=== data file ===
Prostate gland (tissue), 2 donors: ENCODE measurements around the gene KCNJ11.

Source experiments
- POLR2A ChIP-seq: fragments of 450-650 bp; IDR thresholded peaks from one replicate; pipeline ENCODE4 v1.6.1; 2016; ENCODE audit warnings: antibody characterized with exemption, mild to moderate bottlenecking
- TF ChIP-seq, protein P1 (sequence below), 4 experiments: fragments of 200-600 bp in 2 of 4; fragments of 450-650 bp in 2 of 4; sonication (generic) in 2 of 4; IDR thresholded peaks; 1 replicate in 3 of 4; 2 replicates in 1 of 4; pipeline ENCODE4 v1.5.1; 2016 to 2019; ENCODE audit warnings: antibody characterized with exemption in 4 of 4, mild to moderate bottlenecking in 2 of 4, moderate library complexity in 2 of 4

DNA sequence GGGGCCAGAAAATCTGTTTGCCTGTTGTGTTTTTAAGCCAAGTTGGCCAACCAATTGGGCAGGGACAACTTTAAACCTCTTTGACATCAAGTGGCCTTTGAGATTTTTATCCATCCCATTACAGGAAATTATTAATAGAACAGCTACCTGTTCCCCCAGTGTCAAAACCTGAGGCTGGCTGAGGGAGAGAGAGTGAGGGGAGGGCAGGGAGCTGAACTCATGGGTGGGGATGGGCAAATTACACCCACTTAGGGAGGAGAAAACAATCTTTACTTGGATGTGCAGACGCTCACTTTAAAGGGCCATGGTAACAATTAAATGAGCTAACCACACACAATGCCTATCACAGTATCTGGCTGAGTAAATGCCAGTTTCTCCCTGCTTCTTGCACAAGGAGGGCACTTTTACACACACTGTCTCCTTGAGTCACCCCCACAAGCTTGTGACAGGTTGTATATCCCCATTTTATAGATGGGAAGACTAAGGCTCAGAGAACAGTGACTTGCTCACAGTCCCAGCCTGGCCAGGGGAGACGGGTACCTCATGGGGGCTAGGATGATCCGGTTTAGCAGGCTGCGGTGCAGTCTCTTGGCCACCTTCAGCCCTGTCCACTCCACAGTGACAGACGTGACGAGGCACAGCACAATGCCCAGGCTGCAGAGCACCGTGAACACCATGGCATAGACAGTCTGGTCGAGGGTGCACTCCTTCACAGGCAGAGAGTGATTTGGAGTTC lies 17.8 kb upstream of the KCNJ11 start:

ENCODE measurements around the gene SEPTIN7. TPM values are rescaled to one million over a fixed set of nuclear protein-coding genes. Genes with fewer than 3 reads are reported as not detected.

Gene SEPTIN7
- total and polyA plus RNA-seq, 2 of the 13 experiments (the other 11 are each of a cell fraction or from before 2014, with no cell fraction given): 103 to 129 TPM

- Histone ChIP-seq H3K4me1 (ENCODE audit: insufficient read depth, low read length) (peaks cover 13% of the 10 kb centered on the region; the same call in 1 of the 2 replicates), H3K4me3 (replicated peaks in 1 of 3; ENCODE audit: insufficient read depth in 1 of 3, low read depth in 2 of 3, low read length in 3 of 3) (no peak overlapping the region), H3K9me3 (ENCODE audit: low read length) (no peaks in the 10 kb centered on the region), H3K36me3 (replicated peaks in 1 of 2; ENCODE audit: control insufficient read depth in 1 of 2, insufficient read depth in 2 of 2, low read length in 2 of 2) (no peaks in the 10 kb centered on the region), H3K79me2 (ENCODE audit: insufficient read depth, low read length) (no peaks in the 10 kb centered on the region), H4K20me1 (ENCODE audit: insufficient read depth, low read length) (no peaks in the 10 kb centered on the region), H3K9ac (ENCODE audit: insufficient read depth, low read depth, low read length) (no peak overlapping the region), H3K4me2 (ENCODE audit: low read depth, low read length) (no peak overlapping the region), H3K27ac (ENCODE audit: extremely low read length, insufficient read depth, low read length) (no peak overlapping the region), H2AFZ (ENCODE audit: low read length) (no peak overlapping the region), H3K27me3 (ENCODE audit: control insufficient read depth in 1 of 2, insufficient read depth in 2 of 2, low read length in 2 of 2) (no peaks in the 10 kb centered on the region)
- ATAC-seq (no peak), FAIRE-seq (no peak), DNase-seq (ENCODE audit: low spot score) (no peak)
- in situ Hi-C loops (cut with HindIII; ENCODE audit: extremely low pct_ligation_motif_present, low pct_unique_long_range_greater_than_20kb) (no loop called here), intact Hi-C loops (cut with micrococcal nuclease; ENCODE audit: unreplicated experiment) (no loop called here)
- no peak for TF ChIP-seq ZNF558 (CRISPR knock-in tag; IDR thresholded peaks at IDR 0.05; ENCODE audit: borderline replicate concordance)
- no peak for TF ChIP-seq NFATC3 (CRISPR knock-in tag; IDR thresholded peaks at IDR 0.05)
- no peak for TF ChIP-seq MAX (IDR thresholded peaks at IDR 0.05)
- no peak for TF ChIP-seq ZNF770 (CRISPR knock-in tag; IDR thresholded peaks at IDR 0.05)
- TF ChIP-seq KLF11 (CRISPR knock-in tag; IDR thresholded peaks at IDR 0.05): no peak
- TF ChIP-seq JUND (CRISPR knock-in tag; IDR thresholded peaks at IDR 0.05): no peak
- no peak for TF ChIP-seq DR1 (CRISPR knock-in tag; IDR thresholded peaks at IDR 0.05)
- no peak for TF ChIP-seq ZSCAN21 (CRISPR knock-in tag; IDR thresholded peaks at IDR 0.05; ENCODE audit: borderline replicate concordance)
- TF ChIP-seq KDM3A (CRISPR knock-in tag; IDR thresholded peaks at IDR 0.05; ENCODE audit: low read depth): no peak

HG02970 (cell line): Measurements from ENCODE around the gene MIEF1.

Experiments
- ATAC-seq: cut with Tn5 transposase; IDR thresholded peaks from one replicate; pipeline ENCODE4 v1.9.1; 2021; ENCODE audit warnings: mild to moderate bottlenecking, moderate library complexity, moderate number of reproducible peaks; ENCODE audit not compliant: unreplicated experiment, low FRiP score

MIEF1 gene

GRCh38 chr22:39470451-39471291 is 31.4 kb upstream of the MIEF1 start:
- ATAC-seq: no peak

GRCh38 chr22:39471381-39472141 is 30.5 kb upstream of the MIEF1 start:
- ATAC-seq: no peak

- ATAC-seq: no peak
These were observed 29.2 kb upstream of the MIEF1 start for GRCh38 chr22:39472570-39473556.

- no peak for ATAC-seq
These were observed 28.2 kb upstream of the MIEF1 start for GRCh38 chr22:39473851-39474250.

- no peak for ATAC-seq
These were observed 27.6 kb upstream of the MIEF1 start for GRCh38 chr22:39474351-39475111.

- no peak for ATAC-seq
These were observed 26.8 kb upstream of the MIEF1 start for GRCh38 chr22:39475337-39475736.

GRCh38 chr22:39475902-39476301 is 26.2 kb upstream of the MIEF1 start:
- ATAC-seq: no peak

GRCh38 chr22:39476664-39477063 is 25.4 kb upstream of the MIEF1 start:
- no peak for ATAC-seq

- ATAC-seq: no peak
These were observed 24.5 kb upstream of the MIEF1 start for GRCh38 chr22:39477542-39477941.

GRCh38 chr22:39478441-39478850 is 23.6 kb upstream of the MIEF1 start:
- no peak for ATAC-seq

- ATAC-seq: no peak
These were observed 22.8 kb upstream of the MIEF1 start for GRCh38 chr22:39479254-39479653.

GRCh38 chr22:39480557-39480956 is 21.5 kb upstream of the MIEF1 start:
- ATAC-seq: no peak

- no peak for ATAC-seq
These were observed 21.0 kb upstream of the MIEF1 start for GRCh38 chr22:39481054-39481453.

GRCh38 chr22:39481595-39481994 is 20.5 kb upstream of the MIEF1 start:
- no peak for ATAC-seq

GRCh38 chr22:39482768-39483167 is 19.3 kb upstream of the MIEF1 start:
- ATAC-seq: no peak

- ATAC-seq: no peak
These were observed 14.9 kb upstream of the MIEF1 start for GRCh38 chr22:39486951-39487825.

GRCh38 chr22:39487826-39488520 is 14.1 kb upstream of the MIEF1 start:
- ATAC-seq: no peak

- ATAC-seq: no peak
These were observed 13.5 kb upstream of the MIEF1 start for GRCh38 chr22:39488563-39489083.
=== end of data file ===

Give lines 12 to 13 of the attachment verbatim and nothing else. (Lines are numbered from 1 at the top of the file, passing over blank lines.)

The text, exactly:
- no peak for TF ChIP-seq ZNF558 (CRISPR knock-in tag; IDR thresholded peaks at IDR 0.05; ENCODE audit: borderline replicate concordance)
- no peak for TF ChIP-seq NFATC3 (CRISPR knock-in tag; IDR thresholded peaks at IDR 0.05)